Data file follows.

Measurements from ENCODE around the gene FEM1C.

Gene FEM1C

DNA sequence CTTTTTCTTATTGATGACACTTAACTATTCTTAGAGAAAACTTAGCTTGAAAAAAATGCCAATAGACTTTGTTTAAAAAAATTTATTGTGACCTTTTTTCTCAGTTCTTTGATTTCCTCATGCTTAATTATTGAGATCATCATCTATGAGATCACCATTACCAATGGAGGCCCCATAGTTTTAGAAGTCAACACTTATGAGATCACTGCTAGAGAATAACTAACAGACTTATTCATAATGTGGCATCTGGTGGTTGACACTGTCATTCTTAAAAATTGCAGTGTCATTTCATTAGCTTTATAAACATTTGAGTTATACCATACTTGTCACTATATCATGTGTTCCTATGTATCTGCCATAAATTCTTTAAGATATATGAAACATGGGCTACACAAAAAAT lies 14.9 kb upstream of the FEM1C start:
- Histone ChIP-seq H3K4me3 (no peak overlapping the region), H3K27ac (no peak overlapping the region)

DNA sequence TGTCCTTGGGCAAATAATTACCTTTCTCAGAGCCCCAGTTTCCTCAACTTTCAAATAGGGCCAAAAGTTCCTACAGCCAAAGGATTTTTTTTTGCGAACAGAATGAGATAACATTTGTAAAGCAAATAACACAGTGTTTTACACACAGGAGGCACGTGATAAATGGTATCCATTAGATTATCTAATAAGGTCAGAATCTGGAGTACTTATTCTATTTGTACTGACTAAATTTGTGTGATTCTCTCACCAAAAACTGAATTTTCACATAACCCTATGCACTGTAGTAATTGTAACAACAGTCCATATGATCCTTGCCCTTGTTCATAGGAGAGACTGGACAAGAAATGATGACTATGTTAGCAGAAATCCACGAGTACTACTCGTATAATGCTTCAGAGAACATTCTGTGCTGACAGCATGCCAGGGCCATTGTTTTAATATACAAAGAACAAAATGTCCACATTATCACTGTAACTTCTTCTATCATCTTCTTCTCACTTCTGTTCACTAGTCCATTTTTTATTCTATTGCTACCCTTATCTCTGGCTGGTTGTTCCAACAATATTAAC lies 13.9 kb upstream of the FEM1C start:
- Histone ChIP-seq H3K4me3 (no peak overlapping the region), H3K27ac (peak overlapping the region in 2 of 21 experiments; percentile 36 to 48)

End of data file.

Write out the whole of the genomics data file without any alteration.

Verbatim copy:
Measurements from ENCODE around the gene FEM1C.

Gene FEM1C

DNA sequence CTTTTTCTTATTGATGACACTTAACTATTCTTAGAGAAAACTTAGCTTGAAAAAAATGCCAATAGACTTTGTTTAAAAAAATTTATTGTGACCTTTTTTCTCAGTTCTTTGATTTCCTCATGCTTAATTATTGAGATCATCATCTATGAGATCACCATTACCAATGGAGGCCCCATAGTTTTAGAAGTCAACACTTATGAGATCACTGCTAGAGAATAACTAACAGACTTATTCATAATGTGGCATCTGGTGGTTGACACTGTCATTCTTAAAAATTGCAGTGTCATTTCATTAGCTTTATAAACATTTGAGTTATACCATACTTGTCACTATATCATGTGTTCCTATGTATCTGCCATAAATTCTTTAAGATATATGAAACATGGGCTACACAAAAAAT lies 14.9 kb upstream of the FEM1C start:
- Histone ChIP-seq H3K4me3 (no peak overlapping the region), H3K27ac (no peak overlapping the region)

DNA sequence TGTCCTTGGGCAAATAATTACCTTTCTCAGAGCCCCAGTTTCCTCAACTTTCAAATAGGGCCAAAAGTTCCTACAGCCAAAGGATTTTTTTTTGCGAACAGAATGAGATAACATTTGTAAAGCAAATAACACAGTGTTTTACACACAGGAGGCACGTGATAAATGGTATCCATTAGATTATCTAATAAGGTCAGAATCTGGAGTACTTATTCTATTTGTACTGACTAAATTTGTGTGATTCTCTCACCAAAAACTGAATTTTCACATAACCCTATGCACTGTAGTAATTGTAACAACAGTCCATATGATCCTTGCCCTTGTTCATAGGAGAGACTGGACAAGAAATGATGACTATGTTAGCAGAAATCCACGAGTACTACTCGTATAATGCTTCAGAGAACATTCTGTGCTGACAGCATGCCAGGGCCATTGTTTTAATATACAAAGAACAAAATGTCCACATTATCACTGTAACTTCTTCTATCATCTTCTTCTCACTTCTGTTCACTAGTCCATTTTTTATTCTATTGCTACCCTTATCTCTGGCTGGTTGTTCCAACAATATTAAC lies 13.9 kb upstream of the FEM1C start:
- Histone ChIP-seq H3K4me3 (no peak overlapping the region), H3K27ac (peak overlapping the region in 2 of 21 experiments; percentile 36 to 48)